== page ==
- “I summarise the points in the following way: at the moment we have not seen a sustainable plan to which we can agree. If the Premiership has things that it wants to say about changes or new variants, well then come forward. But personally I’d prefer it sooner rather than later because I don’t want this to drift on particularly as we launch our World Cup bid” – Umm, it’s not called “The Premiership” any more, but how are you to know? After all, you’re only the Football Association. But I digress. The World Cup bid has already been launched, hasn’t it? Whether it has or hasn’t, it’s going to ruin it.

- “In general, I think uncertainty is not very helpful going on for any length of time, but that’s a matter for them, they will conclude whether they have got anything else that they want to say and we will always do them the courtesy of listening and thinking about it, and asking the right questions, and trying to make sure we have understood the detail” – Well, that’s just bland platitudes, isn’t it? I mean, that’s just a very long sentence that doesn’t actually say anything, isn’t it?

- “That’s what I want to say about the meeting we have just had, where I think there was a great deal of convergence right across our part of the football family about the issues” – There’s that phrase again!

There isn’t a great deal more to say on the subject than what I’ve put above, and that’s because the FA didn’t say much this afternoon. It’s all just bluster and marketing speak. Spin. Whatever teeth the FA showed in their initial statement has already been watered down into “we’ll see”. All the Premier League has to do now is water down this (obviously unworkable) scheme, and the FA will support them. Be warned – they’re going to sell us down the river here. They just haven’t got the balls to come straight out and say it.

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    3 Comments

  1. I moved away from England at a young age but all the while have kept up my fanatical support of Liverpool.

    HOWEVER even though I would love to see them come over to Australia and play a game here I am against this proposal for the simplest reason, the team is Liverpool, they are part of the English Premier League. The location and it’s fans are as much part of the club as the “brand” which it seems is all that is important nowadays.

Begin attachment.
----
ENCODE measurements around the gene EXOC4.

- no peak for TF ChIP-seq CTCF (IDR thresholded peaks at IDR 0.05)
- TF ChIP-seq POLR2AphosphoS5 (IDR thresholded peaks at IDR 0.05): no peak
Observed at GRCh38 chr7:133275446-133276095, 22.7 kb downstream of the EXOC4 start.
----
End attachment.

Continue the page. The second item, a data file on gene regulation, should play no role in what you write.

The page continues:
I’ve actually seen the game in Australia grow with their local league pulling in crowds of up to 40,000 (something unheard of 10 years ago) despite the many expats who look down on the standard of the game here. I’m sure it’s the same in other developing football countries. I support my local team and would hate for them to lose supporters because fans would rather go and watch the big Premier League show when it comes to to town OR to think to themselves that the local leagues are poor in comparison to the Premier League.

    Why can’t it remain as it is, there is plenty of opportunity to play pre-season competitions or even maybe play the Carling Cup at the start of the season and play those games around the world rather than the league season. Maybe it would breathe a little bit of life or importance into the competition.

    Anonymous

    February 22, 2008

  2. Firstly I have to say what a superb ‘blog’ you have been writing. Absolutely top stuff – and a much better read than any daily paper. And I agree with virtually 100% (or should that be 200%) of what you say on here.
    Secondly, re. the Prem. plan – it’s just so arogant,isn’t it? To assume that what the Prem. can bring is sooo much better than anything else thier own country can offer – when in reality most of it is boring, predictable overpriced, atmosphere free crap.
    All the best,
    Adrian Brown (lapsed Watford FC fan and current supporter of local football in the Guildford/Aldershot/Woking areas)

    Anonymous

    February 22, 2008

  3. Anon 1,

    It’s only one game; the A-league could even suspend the competition for a round and make it into a carnival round with state of origin matches as well. I’d certainly go see the EPL game if it’s in my city, but I’m not going to go to the tattoo parlour afterwards and carve out a “I love Derby” on my chest.

    Top Flight

    February 23, 2008